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APPENDIX D

Patrolling

Section I. General

D-1. Patrols.

a. This appendix provides guidance on patrolling. It describes various types of patrols and patrolling techniques.

b. A patrol is a mission. The unit that has the mission organizes for the conduct of the patrol. When organizing for the patrol, unit integrity is maintained as much as possible.

c. The requirements of the mission determine the size, organization, and equipment of a patrol. Some missions may require only two or three men, lightly armed with no special equipment; some missions may require a squad or platoon, specially armed and equipped. A unit is always tailored for the mission it is to execute.

d. The effectiveness of a patrol is limited only by the ingenuity of the planner and the skill and aggressiveness of the unit leader. For this reason, they are one of the commander's most valued tools. Patrols are especially valuable in counterguerrilla operations. Aggressive patrolling in an area greatly reduces the guerrillas' freedom of movement, hampers their operations, and weakens their influence on the local population.

e. Patrols are classified according to the nature of the mission assigned.

D-2. Reconnaissance patrols.

They collect information and confirm or disprove the accuracy of information previously received. Reconnaissance patrols are further classified as:

  • Zone reconnaissance patrols.
  • Area reconnaissance patrols.

D-3. Combat patrols.

They provide security and harass, destroy, or capture enemy personnel, equipment, and installations. Combat patrols also collect and report information whether it is related to the assigned mission or not.

Section II. Planning

D-4. Five phases.

There are five phases involved in mission planning: patrol steps, reverse planning sequence, the warning order, the time schedule, and the operation order. The patrol leader uses patrol steps (derived from troop leading procedures as discussed in FM 7-10) in planning the mission. The leader considers all steps but executes only those required by the mission. The steps may occur in various sequences, and some are considered and accomplished simultaneously.

D-5. Patrol steps.

(Consider all steps; accomplish those necessary; sequence may vary.)

  • Study the mission.
  • Plan use of time.
  • Study terrain and situation.
  • Organize the patrol.
  • Select men, weapons, equipment.
  • Issue warning order.
  • Coordinate (continuous throughout).
  • Make reconnaissance.
  • Complete detailed plans.
  • Issue operation order.
  • Supervise (at all times), inspect, rehearse.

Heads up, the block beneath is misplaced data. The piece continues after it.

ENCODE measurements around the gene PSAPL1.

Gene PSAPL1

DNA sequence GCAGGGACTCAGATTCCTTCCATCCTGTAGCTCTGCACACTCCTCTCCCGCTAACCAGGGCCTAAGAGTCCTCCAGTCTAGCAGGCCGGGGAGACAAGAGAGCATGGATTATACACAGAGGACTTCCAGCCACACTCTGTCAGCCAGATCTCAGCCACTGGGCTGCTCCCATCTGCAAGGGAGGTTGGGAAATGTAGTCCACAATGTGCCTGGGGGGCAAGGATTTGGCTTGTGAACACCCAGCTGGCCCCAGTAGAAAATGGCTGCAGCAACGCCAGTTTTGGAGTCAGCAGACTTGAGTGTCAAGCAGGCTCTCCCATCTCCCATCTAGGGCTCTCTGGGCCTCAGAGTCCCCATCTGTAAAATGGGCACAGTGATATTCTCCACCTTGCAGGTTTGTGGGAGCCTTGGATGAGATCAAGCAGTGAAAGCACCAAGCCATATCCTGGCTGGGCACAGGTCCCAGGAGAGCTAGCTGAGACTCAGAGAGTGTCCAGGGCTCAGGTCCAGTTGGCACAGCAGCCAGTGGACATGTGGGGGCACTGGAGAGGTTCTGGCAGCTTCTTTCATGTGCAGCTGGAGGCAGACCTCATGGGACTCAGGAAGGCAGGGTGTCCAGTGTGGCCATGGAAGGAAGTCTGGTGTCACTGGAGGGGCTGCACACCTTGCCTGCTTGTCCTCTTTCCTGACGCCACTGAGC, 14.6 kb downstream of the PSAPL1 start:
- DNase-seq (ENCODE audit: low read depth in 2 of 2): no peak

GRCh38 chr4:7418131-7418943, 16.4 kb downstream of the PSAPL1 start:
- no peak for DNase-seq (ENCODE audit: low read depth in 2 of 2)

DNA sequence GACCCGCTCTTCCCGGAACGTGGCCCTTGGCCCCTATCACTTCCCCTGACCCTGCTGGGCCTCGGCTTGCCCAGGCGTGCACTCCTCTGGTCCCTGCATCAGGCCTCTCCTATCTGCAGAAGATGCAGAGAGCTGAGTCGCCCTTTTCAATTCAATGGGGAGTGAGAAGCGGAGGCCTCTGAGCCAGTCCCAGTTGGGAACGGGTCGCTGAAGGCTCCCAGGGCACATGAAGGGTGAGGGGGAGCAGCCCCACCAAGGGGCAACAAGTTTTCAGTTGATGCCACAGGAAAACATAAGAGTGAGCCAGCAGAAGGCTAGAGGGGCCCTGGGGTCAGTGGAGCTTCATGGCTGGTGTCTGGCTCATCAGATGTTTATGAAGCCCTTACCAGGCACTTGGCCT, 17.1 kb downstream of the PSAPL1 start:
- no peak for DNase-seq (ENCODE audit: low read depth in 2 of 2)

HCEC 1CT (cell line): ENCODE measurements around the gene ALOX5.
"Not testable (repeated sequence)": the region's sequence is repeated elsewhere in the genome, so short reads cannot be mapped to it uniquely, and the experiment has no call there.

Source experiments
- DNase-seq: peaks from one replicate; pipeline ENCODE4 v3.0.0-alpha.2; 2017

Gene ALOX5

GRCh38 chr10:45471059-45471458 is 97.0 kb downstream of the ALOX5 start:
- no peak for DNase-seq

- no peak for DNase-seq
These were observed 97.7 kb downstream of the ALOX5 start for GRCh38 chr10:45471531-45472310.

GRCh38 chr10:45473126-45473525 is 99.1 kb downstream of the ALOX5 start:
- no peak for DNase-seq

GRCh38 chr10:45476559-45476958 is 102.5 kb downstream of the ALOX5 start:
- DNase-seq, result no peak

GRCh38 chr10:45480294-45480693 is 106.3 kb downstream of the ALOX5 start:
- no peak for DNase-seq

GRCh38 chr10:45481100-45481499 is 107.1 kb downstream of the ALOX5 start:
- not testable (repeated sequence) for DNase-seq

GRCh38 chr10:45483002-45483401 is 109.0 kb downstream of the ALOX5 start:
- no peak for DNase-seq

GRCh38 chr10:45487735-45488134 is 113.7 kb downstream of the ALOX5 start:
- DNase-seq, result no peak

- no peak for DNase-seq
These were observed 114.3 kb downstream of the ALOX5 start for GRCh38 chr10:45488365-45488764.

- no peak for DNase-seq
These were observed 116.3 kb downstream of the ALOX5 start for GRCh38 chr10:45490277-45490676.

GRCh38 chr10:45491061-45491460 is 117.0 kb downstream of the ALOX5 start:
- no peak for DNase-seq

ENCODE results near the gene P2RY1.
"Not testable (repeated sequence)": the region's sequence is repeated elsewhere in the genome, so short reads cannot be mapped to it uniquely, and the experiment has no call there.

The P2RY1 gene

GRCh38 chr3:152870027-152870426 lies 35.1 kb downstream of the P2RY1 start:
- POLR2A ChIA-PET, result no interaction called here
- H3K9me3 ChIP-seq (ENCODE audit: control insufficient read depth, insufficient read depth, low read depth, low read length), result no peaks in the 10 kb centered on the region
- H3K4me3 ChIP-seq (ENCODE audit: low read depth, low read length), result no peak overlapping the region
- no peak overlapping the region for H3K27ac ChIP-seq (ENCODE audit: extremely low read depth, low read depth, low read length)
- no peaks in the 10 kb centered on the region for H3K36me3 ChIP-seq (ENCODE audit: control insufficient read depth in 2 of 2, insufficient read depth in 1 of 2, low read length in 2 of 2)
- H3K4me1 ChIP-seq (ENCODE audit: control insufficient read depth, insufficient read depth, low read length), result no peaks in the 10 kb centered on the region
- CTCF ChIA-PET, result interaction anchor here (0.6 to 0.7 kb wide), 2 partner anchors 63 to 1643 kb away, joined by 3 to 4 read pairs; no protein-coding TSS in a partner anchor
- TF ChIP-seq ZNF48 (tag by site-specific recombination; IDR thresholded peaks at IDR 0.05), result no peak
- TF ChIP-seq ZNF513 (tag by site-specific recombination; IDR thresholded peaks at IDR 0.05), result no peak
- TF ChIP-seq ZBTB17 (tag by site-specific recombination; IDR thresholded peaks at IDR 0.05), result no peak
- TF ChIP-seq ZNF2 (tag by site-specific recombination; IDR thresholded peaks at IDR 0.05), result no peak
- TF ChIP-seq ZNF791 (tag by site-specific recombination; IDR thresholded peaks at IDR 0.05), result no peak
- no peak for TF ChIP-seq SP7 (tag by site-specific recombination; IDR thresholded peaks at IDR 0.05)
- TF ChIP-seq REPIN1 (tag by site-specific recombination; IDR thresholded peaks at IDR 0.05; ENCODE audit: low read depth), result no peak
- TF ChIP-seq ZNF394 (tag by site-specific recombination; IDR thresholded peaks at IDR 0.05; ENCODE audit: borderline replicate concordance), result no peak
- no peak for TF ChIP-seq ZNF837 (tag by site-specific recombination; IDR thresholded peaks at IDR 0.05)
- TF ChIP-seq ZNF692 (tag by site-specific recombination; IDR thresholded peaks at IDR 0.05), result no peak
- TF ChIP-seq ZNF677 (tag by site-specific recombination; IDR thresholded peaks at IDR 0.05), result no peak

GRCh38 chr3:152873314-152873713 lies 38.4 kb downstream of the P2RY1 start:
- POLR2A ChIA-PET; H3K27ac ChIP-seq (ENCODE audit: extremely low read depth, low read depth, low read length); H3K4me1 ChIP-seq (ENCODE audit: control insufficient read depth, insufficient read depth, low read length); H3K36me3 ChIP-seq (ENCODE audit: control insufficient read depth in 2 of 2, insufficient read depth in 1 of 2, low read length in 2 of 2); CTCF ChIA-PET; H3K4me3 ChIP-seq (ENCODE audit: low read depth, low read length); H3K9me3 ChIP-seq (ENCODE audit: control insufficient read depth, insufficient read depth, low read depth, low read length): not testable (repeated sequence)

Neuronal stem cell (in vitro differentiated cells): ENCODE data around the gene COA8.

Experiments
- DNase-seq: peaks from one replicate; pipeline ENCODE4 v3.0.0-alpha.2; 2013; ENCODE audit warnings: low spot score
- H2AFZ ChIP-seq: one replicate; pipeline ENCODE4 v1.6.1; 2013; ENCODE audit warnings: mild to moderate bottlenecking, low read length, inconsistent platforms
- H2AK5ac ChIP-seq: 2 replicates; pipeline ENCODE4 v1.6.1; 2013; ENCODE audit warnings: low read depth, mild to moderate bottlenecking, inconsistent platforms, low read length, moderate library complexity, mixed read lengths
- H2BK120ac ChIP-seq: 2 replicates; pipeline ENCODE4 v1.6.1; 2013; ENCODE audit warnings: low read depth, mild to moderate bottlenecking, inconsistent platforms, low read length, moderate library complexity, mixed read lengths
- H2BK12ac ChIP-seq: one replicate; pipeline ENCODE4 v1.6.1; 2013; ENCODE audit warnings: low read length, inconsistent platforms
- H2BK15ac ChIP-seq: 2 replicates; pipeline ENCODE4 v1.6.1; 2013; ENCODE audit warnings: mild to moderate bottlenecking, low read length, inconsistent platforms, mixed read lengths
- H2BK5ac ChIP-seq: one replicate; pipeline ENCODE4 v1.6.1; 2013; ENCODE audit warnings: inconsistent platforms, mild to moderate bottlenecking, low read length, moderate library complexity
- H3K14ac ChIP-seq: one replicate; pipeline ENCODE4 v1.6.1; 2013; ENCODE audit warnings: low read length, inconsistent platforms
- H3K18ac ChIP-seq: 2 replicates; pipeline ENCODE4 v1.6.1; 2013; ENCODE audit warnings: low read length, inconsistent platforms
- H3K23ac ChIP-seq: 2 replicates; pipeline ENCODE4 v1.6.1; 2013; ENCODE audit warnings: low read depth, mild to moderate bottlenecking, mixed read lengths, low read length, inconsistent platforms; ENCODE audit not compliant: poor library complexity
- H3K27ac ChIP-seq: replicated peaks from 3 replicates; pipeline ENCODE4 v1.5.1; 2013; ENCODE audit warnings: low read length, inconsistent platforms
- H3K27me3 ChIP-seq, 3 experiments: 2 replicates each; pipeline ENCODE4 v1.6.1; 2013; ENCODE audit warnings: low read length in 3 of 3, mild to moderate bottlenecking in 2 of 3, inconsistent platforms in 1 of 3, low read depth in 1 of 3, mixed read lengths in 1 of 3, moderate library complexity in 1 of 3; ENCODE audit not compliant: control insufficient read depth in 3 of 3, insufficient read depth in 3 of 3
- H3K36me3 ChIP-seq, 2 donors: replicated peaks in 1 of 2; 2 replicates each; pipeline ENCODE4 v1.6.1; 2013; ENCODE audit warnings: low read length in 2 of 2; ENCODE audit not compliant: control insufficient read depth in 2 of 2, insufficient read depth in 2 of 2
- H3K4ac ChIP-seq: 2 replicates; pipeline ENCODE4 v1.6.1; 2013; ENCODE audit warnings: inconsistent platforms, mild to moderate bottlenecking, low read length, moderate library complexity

• Execute the mission.

D-6. Reverse planning

The unit leader uses reverse planning sequence to allot time for each action of the patrol. He plans this schedule around any critical times specified in his order.

D-7. Warning order.

There are two orders that the unit leader issues: the warning order and the operation order. The warning order is issued as soon as a tentative plan is made so that the men may have maximum time to prepare for the patrol.

D-8. Time schedule.

When the warning order is issued, a time schedule is given for all activities that must take place.

D-9. Operation order.

The second order that the unit leader gives is the operation order. This is issued in a standard (five-paragraph) field order format. The situation determines whether the order is written in detail or prepared in note form. The operation order, as well as the warning order, maybe shortened by reference to unit SOPs. In addition, items unchanged from the warning order are covered by stating "same as warning order."

Section III. Reconnaissance Patrols

D-10. Information requirements.

a. Reconnaissance patrols provide the commander with timely, accurate information of guerrillas and the terrain they control. This information is vital in making tactical decisions.

b. The commander may require information of a specific location or small specific area, usually a known or suspected position or activity. An area reconnaissance patrol secures this information by reconnoitering the location or by maintaining surveillance over the location.

c. The commander may require information of an extended area, or may desire information of several locations within an area. A zone reconnaissance patrol secures this information by reconnoitering the area, by maintaining surveillance over the area, or by making the coordinated area reconnaissance of designated locations within the area.

D-11. Security.

a. In addition to reaching the objective without discovery, if possible, a reconnaissance patrol also tries to conduct its reconnaissance or surveillance without being discovered. Stealth, patience, and maximum use of concealment are mandatory.

b. A reconnaissance patrol fights only to protect itself or, when authorized, to accomplish its mission. The commander dispatching the patrol is responsible for informing tha patrol whether it is to fight, if necessary, to accomplish the mission.

c. Day and night reconnaissance patrols use essentially the same techniques. The principal differences are:

(1) Day reconnaissance requires greater use of concealment. The patrol is more likely to be seen than at night and usually will not be able to move as close to the objective.